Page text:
JERUSALEM — A U.S.-appointed international team investigating six months of Mideast bloodshed was winding up its work Sunday discouraged at the utter lack of common ground between Israelis and Palestinians and the dim prospects for any reconciliation.
The team, led by former U.S. Sen. George J. Mitchell of Maine, has found the two sides deeply entrenched in positions that have only hardened since the group's work began, sources said. Mitchell's committee is assigned to explore the causes of violence that has claimed more than 420 lives since late September and to recommend how to stop it and revive peace talks.
It is a formidable task, some of those involved said Sunday. Nothing the committee recommends can be expected to satisfy the two sides.
Mitchell and other committee members met Sunday with Israeli Prime Minister Ariel Sharon, who offered to cooperate but also made clear his opposition to the endeavor.
Creation of the committee, Sharon told national radio, was "a historic mistake."
"No one has the right--no one--to put Israel to a world trial," Sharon said shortly before receiving Mitchell and his entourage.
Mitchell's response: "We are not a tribunal. We do not believe that anyone is on trial."
Israel--under former Prime Minister Ehud Barak--accepted appointment of the Mitchell committee only begrudgingly and only after assurances that its mandate would be limited. The "fact-finding" panel was named by then-President Clinton at an emergency summit in the Egyptian resort of Sharm el Sheik in October, part of a series of measures aimed at preventing Israeli-Palestinian unrest from spiraling out of control.
Israel complains that none of the other measures promised at Sharm el Sheik, such as that the Palestinians would rein in gunmen, have been fulfilled.
If the Israelis were reluctant to receive the fact-finding mission, the Palestinians were eager, hoping to use the committee as a platform to promote their call for international peacekeepers to be deployed in the West Bank and Gaza Strip.
With nearly all of the fieldwork concluded, Mitchell said Sunday that he expects to present his final report at the end of April.
In Sunday's meeting, Sharon lectured committee members on who should be blamed exclusively for the violence: Palestinian Authority President Yasser Arafat, who, the prime minister said, made a "strategic decision" to resort to shootings and bombings long before Sharon's own visit to a disputed holy site sparked rioting in September.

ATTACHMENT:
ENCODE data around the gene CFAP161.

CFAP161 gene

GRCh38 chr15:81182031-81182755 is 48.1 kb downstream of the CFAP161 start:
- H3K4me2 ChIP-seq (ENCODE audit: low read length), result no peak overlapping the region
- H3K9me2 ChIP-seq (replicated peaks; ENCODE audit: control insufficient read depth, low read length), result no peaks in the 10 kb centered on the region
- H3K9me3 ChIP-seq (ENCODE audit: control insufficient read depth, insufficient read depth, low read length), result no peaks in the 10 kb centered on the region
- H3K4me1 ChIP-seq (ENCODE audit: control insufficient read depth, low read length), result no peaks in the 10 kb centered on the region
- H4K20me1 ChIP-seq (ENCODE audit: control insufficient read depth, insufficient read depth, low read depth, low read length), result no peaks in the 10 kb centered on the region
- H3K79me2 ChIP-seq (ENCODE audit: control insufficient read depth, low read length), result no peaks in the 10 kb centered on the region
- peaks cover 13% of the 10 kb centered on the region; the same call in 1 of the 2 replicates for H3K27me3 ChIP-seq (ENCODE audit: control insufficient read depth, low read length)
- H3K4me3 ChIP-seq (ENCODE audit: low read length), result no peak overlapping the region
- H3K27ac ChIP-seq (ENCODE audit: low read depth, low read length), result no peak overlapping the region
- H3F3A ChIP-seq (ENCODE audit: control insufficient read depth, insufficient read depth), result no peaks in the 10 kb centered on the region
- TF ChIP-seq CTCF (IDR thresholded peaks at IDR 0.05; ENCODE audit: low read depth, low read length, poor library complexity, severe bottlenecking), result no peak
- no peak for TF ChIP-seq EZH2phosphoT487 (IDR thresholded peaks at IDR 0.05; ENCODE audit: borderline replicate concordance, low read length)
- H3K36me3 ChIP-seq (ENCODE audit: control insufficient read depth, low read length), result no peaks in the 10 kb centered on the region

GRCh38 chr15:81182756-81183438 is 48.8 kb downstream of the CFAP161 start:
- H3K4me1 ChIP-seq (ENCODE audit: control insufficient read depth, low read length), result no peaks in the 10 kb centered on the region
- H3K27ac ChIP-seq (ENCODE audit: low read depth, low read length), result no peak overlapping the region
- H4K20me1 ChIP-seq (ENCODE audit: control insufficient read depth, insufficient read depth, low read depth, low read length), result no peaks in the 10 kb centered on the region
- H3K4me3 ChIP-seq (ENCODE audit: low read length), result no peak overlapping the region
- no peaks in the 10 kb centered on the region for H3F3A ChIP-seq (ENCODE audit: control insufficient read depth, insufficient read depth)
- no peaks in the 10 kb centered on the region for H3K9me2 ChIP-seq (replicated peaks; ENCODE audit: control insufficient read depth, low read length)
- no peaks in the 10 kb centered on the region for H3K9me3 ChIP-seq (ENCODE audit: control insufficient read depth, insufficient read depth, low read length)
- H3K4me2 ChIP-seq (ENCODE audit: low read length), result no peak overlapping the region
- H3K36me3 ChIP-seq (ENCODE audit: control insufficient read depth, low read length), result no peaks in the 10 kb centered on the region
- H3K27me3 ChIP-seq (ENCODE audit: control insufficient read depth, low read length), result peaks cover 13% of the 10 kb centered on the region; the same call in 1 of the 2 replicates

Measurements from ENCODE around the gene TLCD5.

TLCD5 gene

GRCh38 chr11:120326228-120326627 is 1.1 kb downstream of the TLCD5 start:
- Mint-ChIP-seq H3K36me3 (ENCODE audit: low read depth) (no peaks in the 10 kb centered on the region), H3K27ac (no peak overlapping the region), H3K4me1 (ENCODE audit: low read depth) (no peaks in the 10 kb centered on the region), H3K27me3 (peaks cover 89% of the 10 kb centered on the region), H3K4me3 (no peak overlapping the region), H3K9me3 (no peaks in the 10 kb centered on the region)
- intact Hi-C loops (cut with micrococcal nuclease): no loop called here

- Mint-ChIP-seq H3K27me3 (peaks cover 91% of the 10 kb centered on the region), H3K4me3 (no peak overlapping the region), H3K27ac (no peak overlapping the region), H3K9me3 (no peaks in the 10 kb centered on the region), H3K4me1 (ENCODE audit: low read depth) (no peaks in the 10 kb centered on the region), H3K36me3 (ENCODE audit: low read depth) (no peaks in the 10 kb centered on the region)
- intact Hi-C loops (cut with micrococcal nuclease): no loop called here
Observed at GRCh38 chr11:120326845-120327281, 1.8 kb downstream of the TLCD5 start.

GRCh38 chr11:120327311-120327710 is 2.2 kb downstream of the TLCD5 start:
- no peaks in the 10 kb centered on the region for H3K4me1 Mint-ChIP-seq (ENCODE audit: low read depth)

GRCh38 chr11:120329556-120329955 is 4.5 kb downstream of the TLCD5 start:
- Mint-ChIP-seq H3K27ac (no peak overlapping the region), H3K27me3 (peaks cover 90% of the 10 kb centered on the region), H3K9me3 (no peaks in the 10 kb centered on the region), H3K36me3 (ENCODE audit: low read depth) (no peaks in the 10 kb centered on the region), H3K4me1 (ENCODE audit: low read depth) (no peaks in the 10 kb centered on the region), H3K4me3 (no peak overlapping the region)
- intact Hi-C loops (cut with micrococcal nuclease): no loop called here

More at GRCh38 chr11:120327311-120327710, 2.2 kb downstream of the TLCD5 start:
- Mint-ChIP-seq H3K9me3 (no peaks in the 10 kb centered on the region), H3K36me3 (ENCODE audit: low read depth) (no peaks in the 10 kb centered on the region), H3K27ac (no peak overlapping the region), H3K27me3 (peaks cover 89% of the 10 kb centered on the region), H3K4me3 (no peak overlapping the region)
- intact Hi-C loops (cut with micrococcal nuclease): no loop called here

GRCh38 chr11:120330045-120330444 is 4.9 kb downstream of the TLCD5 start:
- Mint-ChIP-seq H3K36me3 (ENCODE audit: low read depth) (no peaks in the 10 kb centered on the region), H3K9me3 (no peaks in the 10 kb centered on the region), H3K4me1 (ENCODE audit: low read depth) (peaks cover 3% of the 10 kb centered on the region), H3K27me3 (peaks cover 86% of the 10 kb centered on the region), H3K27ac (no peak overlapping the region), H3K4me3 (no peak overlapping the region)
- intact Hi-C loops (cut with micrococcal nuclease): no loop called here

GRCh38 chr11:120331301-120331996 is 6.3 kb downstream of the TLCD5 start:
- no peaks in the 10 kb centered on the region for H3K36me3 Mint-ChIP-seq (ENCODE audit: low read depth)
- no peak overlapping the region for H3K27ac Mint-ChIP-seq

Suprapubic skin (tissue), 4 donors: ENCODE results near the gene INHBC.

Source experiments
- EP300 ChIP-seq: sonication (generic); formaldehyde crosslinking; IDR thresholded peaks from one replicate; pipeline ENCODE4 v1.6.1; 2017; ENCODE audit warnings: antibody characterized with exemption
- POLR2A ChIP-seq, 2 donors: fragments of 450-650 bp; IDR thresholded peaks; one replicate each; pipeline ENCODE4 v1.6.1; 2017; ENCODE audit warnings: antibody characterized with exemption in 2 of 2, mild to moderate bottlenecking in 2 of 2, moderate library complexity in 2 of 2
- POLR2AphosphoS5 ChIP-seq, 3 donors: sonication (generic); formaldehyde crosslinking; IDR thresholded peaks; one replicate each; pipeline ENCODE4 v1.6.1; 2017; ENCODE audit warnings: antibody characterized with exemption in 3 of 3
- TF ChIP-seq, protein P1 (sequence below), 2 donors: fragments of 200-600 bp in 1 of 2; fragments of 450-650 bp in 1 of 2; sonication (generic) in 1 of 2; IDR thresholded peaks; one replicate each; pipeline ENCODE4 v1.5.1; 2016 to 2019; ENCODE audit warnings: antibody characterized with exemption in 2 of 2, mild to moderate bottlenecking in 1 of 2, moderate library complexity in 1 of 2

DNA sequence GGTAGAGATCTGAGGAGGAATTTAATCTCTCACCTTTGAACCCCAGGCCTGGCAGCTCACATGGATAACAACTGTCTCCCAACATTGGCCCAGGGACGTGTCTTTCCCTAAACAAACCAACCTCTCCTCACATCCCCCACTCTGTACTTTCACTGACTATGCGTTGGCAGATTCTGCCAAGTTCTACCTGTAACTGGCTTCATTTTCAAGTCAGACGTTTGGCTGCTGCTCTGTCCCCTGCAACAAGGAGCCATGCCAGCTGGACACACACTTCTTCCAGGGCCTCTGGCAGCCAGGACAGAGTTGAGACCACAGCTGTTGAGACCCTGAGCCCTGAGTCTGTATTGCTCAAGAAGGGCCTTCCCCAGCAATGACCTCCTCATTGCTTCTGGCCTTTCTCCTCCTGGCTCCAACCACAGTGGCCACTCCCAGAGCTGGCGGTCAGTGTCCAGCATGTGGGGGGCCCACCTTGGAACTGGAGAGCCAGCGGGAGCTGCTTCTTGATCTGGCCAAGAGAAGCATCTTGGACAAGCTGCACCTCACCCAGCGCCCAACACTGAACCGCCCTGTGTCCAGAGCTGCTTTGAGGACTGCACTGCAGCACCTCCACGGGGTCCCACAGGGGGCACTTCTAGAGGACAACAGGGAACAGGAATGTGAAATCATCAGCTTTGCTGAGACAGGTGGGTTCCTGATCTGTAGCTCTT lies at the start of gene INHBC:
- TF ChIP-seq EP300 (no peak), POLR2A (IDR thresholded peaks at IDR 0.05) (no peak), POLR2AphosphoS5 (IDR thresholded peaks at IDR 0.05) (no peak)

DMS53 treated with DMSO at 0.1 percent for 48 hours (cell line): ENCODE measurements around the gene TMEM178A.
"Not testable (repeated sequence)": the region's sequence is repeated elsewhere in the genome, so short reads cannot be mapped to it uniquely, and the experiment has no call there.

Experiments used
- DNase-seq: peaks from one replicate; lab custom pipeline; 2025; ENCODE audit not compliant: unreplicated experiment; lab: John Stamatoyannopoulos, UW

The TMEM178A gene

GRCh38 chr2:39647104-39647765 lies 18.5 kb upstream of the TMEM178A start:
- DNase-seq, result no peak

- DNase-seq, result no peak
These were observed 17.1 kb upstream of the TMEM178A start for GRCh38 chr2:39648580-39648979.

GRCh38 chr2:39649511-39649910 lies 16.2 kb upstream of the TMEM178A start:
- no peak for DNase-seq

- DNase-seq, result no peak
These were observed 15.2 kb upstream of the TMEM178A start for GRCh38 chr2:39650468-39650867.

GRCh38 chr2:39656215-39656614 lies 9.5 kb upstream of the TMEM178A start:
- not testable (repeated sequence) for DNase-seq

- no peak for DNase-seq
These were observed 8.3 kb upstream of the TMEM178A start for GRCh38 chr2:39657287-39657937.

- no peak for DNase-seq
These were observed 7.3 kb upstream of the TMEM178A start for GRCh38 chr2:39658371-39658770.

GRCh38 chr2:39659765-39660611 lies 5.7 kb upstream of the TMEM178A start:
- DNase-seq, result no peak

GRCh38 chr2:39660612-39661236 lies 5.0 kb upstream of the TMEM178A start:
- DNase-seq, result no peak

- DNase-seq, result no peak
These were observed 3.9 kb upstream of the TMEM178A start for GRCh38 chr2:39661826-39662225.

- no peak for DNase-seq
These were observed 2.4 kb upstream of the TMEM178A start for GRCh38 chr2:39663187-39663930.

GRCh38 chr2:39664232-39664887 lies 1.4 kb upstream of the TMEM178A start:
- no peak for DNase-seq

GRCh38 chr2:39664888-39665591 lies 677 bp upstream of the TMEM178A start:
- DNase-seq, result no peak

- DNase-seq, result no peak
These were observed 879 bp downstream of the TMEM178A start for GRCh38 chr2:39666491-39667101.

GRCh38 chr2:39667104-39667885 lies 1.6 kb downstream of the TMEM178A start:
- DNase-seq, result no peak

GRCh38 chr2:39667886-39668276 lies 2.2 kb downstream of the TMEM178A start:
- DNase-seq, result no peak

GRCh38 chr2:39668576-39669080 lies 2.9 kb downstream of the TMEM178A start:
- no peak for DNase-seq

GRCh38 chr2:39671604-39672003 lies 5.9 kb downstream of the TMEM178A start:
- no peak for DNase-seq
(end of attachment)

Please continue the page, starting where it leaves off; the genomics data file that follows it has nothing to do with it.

Sharon told the group that its efforts to be "balanced" will only reward terrorism.
The Palestinians urged Mitchell to point the finger of blame at Israel.
"Your investigation cannot simply be a question of what, it must also be a question of why," Palestinian Information Minister Yasser Abed-Rabbo told the committee as it wrapped up its work in the West Bank late last week.
Israel points to Palestinian incitement, the stockpiling of weapons and the formation of militias as evidence of Arafat's rejection of peace. Palestinians blame the violence on Israel's occupation of parts of the West Bank and Gaza Strip, the brisk pace of Jewish settlement expansion, and blockades that have cut off most Palestinians and devastated the Palestinian economy.
Both sides have submitted reams of documents, position papers, videos and accusations to Mitchell's five-member team.
The members heard from Israeli victims, including the widow of a doctor killed as he drove home to a settlement south of Jerusalem, and the father of a 16-year-old boy lured to his death by messages on his computer. They also heard from Palestinian victims, including the widower of a 45-year-old woman and the mother of a 9-year-old boy, both killed in or near their homes by Israeli gunfire from a nearby settlement.
They toured Gaza, where they saw Israeli army bulldozers biting into Palestinian land and Palestinian youths throwing stones at Israelis.
In all of the arguments and interviews, Palestinians and Israelis were diametrically opposed on what has happened--and why--a source close to the committee said. "Every single contention of one side was contradicted by the other side," the source said. "They were mirror images of each other."
Although human rights organizations and U.N. agencies have conducted other probes into the violence here, only the Mitchell commission--which includes a former president of Turkey and the foreign policy chief of the European Union--has the kind of hefty U.S. backing that might make its recommendations more palatable to Israel.